Independent monitoring would offer another way to keep a lid on any cheating. Critics say Mr Thaksin’s election victories were achieved by bribing gullible rural voters. In fact, such practices predate Mr Thaksin and cross party lines. At the last election in 2007, Thailand refused to allow in European Union monitors. There are anyway local groups that do a decent job and have developed an election-monitoring network with NGOs in other Asian democracies. Thailand has plenty of experience holding orderly elections, when it sets its mind to it. The problem lies more with the adjudication of disputes and the meddling of outsiders, particularly among military and royalist circles.

    On April 10th, the red shirts held another large rally in Bangkok. As usual, speakers railed against the lack of accountability for the deaths inflicted last year. What actually happened on that night remains murky. Masked gunmen appeared from the red-shirt ranks and fired at the troops. Other shadowy figures were glimpsed on the rooftops. But most of those who died were unarmed protesters, who were apparently shot by soldiers. Their families are still waiting for answers. A credible law-enforcement investigation would go a long way towards restoring public faith in Thailand’s democratic institutions. An election should not be used as a substitute for justice.

    economist.com

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    Mid
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    Thailand: The Calm Before Another Storm?


    Thailand: The Calm Before Another Storm?
    11 Apr 2011

    Asia Briefing N°121

    OVERVIEW

    Nearly a year after the crackdown on anti-establishment demonstrations, Thailand is preparing for a general election. Despite government efforts to suppress the Red Shirt movement, support remains strong and the deep political divide has not gone away. Prime Minister Abhisit Vejjajiva’s roadmap for reconciliation has led almost nowhere. Although there have been amateurish bomb attacks carried out by angry Red Shirts since the crackdown, fears of an underground battle have not materialised. On the other side, the Yellow Shirts have stepped up their nationalist campaigns against the Democrat Party-led government that their earlier rallies had helped bring to power. They are now claiming elections are useless in “dirty” politics and urging Thais to refuse to vote for any of the political parties. Even if the elections are free, fair and peaceful, it will still be a challenge for all sides to accept the results. If another coalition is pushed together under pressure from the royalist establishment, it will be a rallying cry for renewed mass protests by the Red Shirts that could plunge Thailand into more violent confrontation.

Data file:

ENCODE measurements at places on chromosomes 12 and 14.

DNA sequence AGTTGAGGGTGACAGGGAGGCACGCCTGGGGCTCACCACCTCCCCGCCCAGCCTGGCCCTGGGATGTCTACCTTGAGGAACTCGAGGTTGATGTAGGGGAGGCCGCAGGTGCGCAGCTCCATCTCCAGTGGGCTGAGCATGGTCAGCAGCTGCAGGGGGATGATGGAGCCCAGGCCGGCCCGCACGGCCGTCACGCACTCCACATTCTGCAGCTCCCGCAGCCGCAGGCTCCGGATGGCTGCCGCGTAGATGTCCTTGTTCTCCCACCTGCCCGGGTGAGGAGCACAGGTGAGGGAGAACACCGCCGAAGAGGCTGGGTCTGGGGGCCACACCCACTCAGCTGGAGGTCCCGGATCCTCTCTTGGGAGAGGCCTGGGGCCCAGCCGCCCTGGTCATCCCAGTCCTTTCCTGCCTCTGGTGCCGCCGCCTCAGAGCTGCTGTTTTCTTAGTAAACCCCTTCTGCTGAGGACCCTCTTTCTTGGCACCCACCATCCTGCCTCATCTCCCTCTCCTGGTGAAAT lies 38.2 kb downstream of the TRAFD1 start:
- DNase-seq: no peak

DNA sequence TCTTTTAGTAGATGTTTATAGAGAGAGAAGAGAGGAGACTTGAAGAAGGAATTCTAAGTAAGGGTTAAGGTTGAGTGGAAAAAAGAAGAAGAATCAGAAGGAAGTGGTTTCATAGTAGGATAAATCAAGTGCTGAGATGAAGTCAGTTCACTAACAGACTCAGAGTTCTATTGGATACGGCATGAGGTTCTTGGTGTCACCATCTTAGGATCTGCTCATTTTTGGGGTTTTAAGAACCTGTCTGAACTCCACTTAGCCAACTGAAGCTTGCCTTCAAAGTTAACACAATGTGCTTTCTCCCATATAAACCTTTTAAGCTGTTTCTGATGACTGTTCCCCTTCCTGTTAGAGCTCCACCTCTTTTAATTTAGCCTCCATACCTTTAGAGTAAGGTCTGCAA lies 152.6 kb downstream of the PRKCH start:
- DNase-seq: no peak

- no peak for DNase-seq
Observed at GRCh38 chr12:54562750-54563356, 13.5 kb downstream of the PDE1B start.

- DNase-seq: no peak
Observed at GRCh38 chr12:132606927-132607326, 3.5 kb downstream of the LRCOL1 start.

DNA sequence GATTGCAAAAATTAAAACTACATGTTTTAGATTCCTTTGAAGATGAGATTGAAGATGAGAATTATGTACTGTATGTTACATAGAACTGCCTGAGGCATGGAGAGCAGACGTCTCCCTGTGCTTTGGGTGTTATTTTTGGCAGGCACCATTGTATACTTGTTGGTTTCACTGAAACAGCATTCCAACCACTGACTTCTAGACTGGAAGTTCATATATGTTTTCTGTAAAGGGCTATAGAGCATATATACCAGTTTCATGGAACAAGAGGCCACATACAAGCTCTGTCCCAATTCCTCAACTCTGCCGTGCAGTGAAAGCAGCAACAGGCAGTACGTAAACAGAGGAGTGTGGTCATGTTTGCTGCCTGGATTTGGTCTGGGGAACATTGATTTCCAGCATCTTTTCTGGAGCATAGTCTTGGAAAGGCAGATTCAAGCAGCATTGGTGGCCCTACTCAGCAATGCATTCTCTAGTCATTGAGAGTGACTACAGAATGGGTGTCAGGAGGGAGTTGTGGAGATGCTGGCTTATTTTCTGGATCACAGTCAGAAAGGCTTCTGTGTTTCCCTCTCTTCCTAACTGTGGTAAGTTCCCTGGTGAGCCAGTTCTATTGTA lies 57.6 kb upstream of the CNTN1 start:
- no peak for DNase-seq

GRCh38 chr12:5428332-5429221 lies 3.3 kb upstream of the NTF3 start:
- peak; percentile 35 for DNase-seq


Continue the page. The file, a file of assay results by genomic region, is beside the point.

The Red Shirt demonstrations in March-May 2010 sparked the most deadly clashes between protestors and the state in modern Thai history and killed 92 people. The use of force by the government may have weakened the Red Shirts but the movement has not been dismantled and is still supported by millions of people, particularly in the North and North East. Arresting their leaders as well as shutting down their media and channels of communication has only reinforced their sense of injustice. Some in the movement’s hardline fringe have chosen to retaliate with violence but the leadership has reaffirmed its commitment to peaceful political struggle. The next battle will be waged through ballot boxes and the Red Shirts will throw their weight behind their electoral wing, the Pheu Thai Party.